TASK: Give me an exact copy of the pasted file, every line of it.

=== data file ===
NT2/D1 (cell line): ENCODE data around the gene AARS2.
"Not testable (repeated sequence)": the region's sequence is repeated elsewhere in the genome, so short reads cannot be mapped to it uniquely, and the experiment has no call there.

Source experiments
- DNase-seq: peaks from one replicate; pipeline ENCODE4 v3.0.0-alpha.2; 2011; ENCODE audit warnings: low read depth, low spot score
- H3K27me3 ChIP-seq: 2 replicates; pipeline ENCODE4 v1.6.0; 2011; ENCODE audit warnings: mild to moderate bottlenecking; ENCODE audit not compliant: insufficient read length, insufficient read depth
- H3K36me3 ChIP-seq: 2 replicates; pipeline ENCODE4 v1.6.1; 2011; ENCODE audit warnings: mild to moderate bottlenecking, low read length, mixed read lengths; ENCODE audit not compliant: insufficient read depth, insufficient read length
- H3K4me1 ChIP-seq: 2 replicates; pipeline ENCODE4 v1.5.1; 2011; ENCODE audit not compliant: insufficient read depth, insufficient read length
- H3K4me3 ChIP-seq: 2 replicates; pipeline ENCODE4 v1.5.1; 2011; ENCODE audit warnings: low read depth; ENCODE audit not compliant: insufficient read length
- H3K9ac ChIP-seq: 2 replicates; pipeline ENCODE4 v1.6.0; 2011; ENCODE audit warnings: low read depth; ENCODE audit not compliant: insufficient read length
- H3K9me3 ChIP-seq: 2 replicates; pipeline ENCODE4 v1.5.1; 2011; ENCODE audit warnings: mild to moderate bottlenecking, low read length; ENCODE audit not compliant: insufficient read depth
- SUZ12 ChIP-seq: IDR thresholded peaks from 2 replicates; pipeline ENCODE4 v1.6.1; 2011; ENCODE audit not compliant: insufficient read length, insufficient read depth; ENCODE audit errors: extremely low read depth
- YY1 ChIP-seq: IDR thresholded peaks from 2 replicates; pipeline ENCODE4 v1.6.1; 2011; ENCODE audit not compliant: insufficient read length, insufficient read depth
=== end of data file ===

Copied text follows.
NT2/D1 (cell line): ENCODE data around the gene AARS2.
"Not testable (repeated sequence)": the region's sequence is repeated elsewhere in the genome, so short reads cannot be mapped to it uniquely, and the experiment has no call there.

Source experiments
- DNase-seq: peaks from one replicate; pipeline ENCODE4 v3.0.0-alpha.2; 2011; ENCODE audit warnings: low read depth, low spot score
- H3K27me3 ChIP-seq: 2 replicates; pipeline ENCODE4 v1.6.0; 2011; ENCODE audit warnings: mild to moderate bottlenecking; ENCODE audit not compliant: insufficient read length, insufficient read depth
- H3K36me3 ChIP-seq: 2 replicates; pipeline ENCODE4 v1.6.1; 2011; ENCODE audit warnings: mild to moderate bottlenecking, low read length, mixed read lengths; ENCODE audit not compliant: insufficient read depth, insufficient read length
- H3K4me1 ChIP-seq: 2 replicates; pipeline ENCODE4 v1.5.1; 2011; ENCODE audit not compliant: insufficient read depth, insufficient read length
- H3K4me3 ChIP-seq: 2 replicates; pipeline ENCODE4 v1.5.1; 2011; ENCODE audit warnings: low read depth; ENCODE audit not compliant: insufficient read length
- H3K9ac ChIP-seq: 2 replicates; pipeline ENCODE4 v1.6.0; 2011; ENCODE audit warnings: low read depth; ENCODE audit not compliant: insufficient read length
- H3K9me3 ChIP-seq: 2 replicates; pipeline ENCODE4 v1.5.1; 2011; ENCODE audit warnings: mild to moderate bottlenecking, low read length; ENCODE audit not compliant: insufficient read depth
- SUZ12 ChIP-seq: IDR thresholded peaks from 2 replicates; pipeline ENCODE4 v1.6.1; 2011; ENCODE audit not compliant: insufficient read length, insufficient read depth; ENCODE audit errors: extremely low read depth
- YY1 ChIP-seq: IDR thresholded peaks from 2 replicates; pipeline ENCODE4 v1.6.1; 2011; ENCODE audit not compliant: insufficient read length, insufficient read depth